When Nick Lidstrom first suited up for the Red Wings in 1991, George Bush was president—the first Bush. The Tigers’ first baseman was Fielder—the first Fielder. Joe Dumars was hard at work at the Palace—as a player. The Lions were having a season that would put them in the NFC Championship Game.
It was a long time ago.
In 1991, we had no idea that this Swedish defenseman, an NHL rookie, would grow up to be the greatest blueliner of his time—and maybe of all time.
It wasn’t like when Bobby Orr burst onto the scene in the 1960s. With Orr, greatness seemed inevitable. Orr was unlike anything we’d seen before. Before Orr, no defenseman made an end-to-end rush. No defenseman could skate like Orr. No defenseman could pass like Orr.
NHL defensemen before Bobby Orr treated the rink as if there was a force field beyond the center red line. They were among the worst skaters and were often placed on defense because of that lack of ability. Being a defenseman was like being the kid deposited into right field during a game of pickup baseball. Or the street football player who was told on every play to “go long.”
The NHL defensemen of the Original Six era scored exactly one goal each, every season. They had more bruises on their body from blocking shots than they had points. They had names like Doug Harvey and Leo Boivin and Moose Vasko. They were so heavy on their skates they created divots on the ice.
So when Orr arrived, it was like when the electric guitar first screeched on the nation’s 45s.
A guitar can do that?
A defenseman can skate? Shoot? Pass?
Nick Lidstrom snuck up on us. He didn’t do anything in a flashy way. He didn’t wow us. He didn’t reinvent the position like Orr did.
All he did was play it perfectly—for 20 seasons.
That’s the irony of Lidstrom’s career, which came to an end in one of those press conferences in the bowels of an arena where the athlete toiled. The end came, as it always does, with the athlete wearing Armani instead of Nike and speaking into a single microphone instead of the cluster that is thrust at him in the locker room after the game.
When the news broke yesterday that there was a press conference called for today involving Lidstrom and GM Ken Holland, didn’t we all feel like we were told that the coach wanted to see us and that we’d better bring our playbook?
We all knew. We tried to theorize that there was some reason, any other reason, for the presser.
But we all knew.
The irony is that Lidstrom was the Perfect Defenseman yet he managed to play in a manner that rarely stood out.
When you ask a hockey person about what they liked most about Orr, there is quite a menu.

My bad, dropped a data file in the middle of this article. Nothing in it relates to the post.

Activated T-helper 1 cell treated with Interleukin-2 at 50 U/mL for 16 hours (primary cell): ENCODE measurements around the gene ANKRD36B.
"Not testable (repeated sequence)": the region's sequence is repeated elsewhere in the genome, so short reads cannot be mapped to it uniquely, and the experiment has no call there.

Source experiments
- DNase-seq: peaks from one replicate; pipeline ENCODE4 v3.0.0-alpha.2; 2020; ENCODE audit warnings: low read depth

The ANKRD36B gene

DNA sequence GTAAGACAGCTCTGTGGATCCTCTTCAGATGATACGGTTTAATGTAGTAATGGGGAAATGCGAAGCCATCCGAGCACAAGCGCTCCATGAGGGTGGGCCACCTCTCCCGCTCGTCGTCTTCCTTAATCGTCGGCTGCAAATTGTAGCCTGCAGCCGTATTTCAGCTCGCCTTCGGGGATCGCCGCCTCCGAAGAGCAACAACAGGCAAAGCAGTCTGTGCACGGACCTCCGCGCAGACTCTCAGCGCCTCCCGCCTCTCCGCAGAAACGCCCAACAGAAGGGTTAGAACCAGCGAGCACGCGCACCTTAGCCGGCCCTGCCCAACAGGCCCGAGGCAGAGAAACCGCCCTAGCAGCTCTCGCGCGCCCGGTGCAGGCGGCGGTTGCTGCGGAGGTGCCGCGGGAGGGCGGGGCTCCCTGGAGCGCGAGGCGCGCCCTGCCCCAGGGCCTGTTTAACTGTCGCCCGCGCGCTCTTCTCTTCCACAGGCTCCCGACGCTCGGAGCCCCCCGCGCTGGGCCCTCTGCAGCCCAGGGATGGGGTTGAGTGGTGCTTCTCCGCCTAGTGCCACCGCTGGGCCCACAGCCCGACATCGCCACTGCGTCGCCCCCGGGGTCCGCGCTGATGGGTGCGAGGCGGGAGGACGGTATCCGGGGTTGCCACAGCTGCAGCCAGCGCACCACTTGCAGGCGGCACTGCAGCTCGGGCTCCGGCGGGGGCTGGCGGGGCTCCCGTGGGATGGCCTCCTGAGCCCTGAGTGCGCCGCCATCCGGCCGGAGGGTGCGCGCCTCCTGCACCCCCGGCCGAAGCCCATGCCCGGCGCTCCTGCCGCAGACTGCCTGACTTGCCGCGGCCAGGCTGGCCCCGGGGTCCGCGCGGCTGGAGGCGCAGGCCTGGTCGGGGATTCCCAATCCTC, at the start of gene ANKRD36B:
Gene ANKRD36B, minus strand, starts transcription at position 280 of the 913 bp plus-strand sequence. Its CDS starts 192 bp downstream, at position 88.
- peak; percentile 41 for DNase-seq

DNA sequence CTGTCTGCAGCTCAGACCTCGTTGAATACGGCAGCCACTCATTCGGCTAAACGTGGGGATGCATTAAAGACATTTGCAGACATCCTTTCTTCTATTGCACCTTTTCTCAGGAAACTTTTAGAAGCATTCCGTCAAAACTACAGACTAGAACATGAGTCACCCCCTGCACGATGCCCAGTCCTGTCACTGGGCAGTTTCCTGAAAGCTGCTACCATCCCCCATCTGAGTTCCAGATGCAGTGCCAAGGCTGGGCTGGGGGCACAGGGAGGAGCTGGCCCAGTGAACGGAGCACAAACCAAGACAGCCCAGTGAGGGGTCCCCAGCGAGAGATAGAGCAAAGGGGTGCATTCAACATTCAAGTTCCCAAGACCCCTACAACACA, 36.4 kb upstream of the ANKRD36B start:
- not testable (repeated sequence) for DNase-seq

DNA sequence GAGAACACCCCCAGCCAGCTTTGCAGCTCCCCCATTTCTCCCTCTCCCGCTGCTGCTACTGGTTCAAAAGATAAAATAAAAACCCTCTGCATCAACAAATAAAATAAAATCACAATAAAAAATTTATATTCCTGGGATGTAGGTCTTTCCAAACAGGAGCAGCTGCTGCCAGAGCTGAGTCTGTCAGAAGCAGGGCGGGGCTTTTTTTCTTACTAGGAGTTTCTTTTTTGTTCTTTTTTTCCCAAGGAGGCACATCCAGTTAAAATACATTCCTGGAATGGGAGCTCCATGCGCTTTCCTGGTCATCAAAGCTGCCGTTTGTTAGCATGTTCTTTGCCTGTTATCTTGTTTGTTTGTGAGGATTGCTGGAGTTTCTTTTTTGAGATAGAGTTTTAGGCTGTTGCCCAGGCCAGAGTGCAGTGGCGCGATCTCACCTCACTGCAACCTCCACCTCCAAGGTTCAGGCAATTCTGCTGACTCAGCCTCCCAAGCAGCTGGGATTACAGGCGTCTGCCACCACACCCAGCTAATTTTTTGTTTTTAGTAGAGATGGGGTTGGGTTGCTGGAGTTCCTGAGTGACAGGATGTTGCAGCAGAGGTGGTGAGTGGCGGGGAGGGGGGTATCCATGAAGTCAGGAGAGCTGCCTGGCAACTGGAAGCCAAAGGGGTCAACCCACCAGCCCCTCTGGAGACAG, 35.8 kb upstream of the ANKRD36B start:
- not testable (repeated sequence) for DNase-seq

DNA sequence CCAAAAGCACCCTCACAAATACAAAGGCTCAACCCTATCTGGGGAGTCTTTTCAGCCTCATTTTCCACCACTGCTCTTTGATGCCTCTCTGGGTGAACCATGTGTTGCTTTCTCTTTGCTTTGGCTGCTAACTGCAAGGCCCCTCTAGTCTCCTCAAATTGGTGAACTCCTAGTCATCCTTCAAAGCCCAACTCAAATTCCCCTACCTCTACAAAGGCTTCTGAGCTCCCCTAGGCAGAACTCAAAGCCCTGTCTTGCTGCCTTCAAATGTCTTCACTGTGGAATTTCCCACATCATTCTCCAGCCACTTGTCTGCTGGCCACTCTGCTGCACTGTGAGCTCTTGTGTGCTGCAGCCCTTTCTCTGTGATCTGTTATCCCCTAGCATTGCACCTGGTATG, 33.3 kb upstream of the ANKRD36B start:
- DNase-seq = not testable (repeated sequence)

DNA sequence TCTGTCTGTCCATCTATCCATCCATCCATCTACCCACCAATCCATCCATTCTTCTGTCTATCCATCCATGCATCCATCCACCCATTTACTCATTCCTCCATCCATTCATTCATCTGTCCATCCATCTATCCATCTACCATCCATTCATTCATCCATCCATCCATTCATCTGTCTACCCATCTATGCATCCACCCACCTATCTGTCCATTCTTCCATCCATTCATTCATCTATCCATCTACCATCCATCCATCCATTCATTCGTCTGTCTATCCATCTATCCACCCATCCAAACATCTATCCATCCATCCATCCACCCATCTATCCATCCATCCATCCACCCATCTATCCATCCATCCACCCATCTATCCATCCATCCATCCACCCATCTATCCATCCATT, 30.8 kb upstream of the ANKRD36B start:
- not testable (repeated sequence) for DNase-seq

When you ask a football fan about Barry Sanders and what they liked most, you might as well have a seat.
Back to the Red Wings: ask someone who watched Steve Yzerman play in Detroit for 22 years about Stevie’s characteristics and the superlatives will flow: toughness, determined, focused, warrior, leader, heart and soul.
But ask the same folks about Lidstrom, and there’ll be yammering and stammering before the person finally blurts out “Perfect!”
Yes, that sums it up, but how can someone play his position perfectly yet leave so few words for us to use to describe the perfection?
It was clear that when we paid to see Barry Sanders, we paid to see him juke, twist, stop and start and split into two in order to avoid a tackle.
We paid to see Cecil Fielder hit a baseball over the left field roof of Tiger Stadium—or strike out mightily trying.
We paid to see Yzerman play on one leg, gut through a horrific eye injury and grind his way over, around and past the Colorado Avalanche.
But what did we pay to see Lidstrom do?
Using a hockey stick like a skilled surgeon would wield a scalpel? Never being out of position? Seeing the rink like Bobby Fischer would see a chess board? Playing the angles like Minnesota Fats played the cushions?
Lidstrom did all of that, but it wasn’t “pay to see it” stuff.
Perfect isn’t exciting. We’re more enthralled by the imperfect with style and panache.
Lidstrom had neither style nor panache. He appeared to blend in, until you bothered to stop and recall a time when he made a mistake—and couldn’t think of one.
So what now, with the announcement of Lidstrom’s retirement this morning?
Well, the Red Wings can go out and sign free agent Ryan Suter. But frankly, they could sign three Suters and I’m not sure it would be an upgrade. And that’s no knock on Suter, any more than saying three Ford Mustangs aren’t an upgrade over a Lamborghini.
First, when discussing the Red Wings without Lidstrom, please refrain from using the R-word.
You don’t replace Nick Lidstrom. Let’s get that straight right now.
All the Red Wings can do is cobble together as much talent as they can on defense and hope for the best, really. They’re a much worse team now than they were yesterday, no question.
But all is not lost. Plenty of teams have won the Stanley Cup without the greatest defenseman in NHL history on their roster. I mean, look who’s playing for the Cup right now.
The sun will rise tomorrow. It’s just hard to imagine that it will, after it set on Nick Lidstrom’s career today.